2. Bear in mind that in the creation of money out of nothing is achieved by the creation of debt. So as the money supply grows exponentially, so too does debt. Exponential debt growth now occurs just at the very same time that incomes are plummeting, thanks to mal investment.

Once you understand these two dynamics are now in motion now, in 2002, it should become obvious why S&P economist David Wyss is wrong in his assertion that a gold standard is deflationary and a fiat money or floating standard is inflationary. We do not have the time to take Mr. Wyss on with respect to the deflationary issues of a gold standard now. However, how does he expect the Fed can dig itself out of the deflationary vortex we now find ourselves in when 1) creating more money can only be achieved from the issuance of more debt and 2) when the issuance of more debt simply siphons more money out of the demand side of the economy to pay principle and interest and 3) when excess supplies left over from excessive creation of money in the first instance negates a revival of the capital goods sector of the economy because profits and profit margins simply do not warrant capital goods spending and 4) when the sorry state of business and balance sheets does not permit banks to lend or borrowers to wish to borrow?

We do acknowledge there is one sure way to inflate consumer and producer prices and that would be to literally print money and hand it out by the millions of dollars to every man woman and child in America without any creating any corresponding bookkeeping debt entries on the books. But could America, do that without triggering a total collapse in confidence in the dollar? We don't see how given that the dollar is the world's reserve currency.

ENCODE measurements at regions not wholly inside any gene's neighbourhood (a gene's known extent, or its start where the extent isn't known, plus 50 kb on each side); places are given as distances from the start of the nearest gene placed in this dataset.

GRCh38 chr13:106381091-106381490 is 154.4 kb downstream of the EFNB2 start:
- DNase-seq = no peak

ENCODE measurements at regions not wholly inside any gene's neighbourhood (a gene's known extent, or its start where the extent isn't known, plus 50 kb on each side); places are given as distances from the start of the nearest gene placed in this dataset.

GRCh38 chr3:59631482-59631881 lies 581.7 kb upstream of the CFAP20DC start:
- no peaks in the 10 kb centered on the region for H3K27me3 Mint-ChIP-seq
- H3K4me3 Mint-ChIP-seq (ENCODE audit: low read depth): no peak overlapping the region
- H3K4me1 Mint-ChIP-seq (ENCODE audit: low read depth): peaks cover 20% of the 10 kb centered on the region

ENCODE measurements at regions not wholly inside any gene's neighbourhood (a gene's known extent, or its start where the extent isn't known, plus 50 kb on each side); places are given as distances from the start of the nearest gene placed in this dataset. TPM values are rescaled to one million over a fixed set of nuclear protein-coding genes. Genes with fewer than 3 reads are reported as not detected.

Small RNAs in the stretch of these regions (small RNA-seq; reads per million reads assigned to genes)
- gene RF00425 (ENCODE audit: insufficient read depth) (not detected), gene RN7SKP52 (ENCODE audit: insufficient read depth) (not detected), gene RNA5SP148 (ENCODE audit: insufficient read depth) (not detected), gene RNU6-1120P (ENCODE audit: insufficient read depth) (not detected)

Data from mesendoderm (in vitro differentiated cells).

So, we take issue with the notion implied by Mr. Wyss in the above noted article that returning to a gold standard is a stupid idea for at least two additional reasons. First, it was the absence of a gold standard that allowed the financial bubbles to persist and get so far out of hand that we now face a deflationary collapse. Secondly, for the reason that neither the Keynesians nor Monetarists have considered, it is now impossible to inflate the U.S. economy away from the precipice of utter deflationary destruction.

I wished I were wrong about this. But the more I think about it, the more convinced I am that Ian Gordon is right. AT this late stage of the Kondratieff cycle - when the magnitude of debt has built up to such a great level in relation to declining income - there is now no way out of an impending deflationary collapse. And that ladies and gentlemen, is the most compelling reason of all to personally own gold. When the dollar collapses under the burden of excessive debt - when the entire economy - the government included is broke, that is when gold will shine the brightest because there will be no alternative. As Ian Gordon has pointed out, gold does very well during the inflationary Kondratieff summers when inflationary is THE problem. But it does even better during the Kondratieff winter, when deflation implodes a countries currency to oblivion.

Nearly 40 percent of all gold ever mined was recovered from South African rocks.